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Topical Terms in Economics

Here you will find explanations of terms from the world of economics that play a role in current public discussions (“Topical Terms in Economics”). With these clearly formulated and theoretically sound explanations, the Ifo Institute seeks to help especially the non-economists to gain a better understanding of economic contexts and to follow the economic-policy discussion. Providing sound economic information to a broad public is one of the main tasks of the Ifo Institute, along with empirical economic research and economic-policy advice.

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  1. Brexit

    In a referendum held on 23 June 2016 the citizens of Britain voted in favour of leaving the European Union. The Ifo Institute examined the implications of a Brexit back in 2015 in a study conducted on behalf of the Bertelsmann Foundation. The study warns that an exit by Britain would have many negative economic implications not only for the country itself, but also for the EU and Germany. In the worst case scenario free trade would grind to a halt, internal market rules would cease to apply and customs barriers would be re-established. Trade would become expensive – especially for Britain, since the EU market is far more important to the British than Britain is to most EU member states. Details

  2. Joint Economic Forecast

    Twice a year, in the spring and autumn, the Joint Economic Forecast Project Team prepares a report on the state of economic activity in the world and in the German economy for the Federal Ministry for Economic Affairs and Energy. Details

  3. Transatlantic Free Trade Agreement

    A free trade agreement guarantees that the parties involved enjoy freedom from customs and trade barriers and serves as legal safeguard for unhindered economic exchange. In the framework of a comprehensive free trade agreement, both customs and non-tariff trade constraints such as, for example, import and export bans, are lifted. The current debate focuses on the set up of a transatlantic trade agreement (Transatlantic Trade and Investment Partnership, TTIP) between the European Union and the USA. The idea of such an agreement is not new - Klaus Kinkel, Germany’s former Foreign Minister, proposed it way back in 1995. Details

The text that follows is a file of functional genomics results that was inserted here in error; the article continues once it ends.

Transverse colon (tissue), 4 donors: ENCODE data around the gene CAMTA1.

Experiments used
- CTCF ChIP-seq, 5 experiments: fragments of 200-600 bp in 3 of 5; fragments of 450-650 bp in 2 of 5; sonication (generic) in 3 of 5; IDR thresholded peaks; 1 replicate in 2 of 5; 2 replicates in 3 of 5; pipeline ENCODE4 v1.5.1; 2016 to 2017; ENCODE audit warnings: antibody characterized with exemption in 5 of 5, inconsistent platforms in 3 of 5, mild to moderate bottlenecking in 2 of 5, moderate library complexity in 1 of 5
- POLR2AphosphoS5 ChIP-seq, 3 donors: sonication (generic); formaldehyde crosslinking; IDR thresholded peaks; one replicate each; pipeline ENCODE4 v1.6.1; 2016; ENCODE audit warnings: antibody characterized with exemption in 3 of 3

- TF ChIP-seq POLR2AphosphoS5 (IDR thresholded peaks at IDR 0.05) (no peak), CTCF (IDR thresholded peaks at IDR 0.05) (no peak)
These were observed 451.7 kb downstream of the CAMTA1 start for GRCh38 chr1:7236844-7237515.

4. Quotas for women

    The term “quotas for women” generally refers to gender-based rules that aim to achieve a gender balance in important governing bodies and leadership positions. The meaningfulness of gender quotas is the subject of heated debate. Proponents of such quotas wish to strengthen equality between men and women using this instrument in areas where one of the sexes is under-represented. Since women are the group most frequently under-represented in top-level positions and quotas aim to address this imbalance, the term "quotas for women" has gained currency. Details

  5. Fracking

    The exploitation of unconventional oil and natural gas deposits via fracking has increased significantly in recent years. In the USA in particular, this technology has boosted crude oil recovery, which was flagging in some cases. Details

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